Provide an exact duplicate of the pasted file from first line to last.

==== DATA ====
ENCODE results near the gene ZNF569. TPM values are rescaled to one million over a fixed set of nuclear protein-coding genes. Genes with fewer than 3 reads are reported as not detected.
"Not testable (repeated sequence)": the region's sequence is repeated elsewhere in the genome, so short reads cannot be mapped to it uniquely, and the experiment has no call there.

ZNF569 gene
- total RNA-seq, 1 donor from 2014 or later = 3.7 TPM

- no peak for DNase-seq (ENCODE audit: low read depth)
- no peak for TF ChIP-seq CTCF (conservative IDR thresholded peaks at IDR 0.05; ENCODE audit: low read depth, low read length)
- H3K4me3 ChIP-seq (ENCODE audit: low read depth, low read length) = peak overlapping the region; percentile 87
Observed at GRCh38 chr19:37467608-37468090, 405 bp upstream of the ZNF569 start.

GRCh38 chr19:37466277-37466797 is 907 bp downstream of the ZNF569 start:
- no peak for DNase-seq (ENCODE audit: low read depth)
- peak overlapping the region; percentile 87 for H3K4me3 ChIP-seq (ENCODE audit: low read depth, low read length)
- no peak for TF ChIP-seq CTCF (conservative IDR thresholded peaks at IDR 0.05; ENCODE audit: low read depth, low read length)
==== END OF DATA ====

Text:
ENCODE results near the gene ZNF569. TPM values are rescaled to one million over a fixed set of nuclear protein-coding genes. Genes with fewer than 3 reads are reported as not detected.
"Not testable (repeated sequence)": the region's sequence is repeated elsewhere in the genome, so short reads cannot be mapped to it uniquely, and the experiment has no call there.

ZNF569 gene
- total RNA-seq, 1 donor from 2014 or later = 3.7 TPM

- no peak for DNase-seq (ENCODE audit: low read depth)
- no peak for TF ChIP-seq CTCF (conservative IDR thresholded peaks at IDR 0.05; ENCODE audit: low read depth, low read length)
- H3K4me3 ChIP-seq (ENCODE audit: low read depth, low read length) = peak overlapping the region; percentile 87
Observed at GRCh38 chr19:37467608-37468090, 405 bp upstream of the ZNF569 start.

GRCh38 chr19:37466277-37466797 is 907 bp downstream of the ZNF569 start:
- no peak for DNase-seq (ENCODE audit: low read depth)
- peak overlapping the region; percentile 87 for H3K4me3 ChIP-seq (ENCODE audit: low read depth, low read length)
- no peak for TF ChIP-seq CTCF (conservative IDR thresholded peaks at IDR 0.05; ENCODE audit: low read depth, low read length)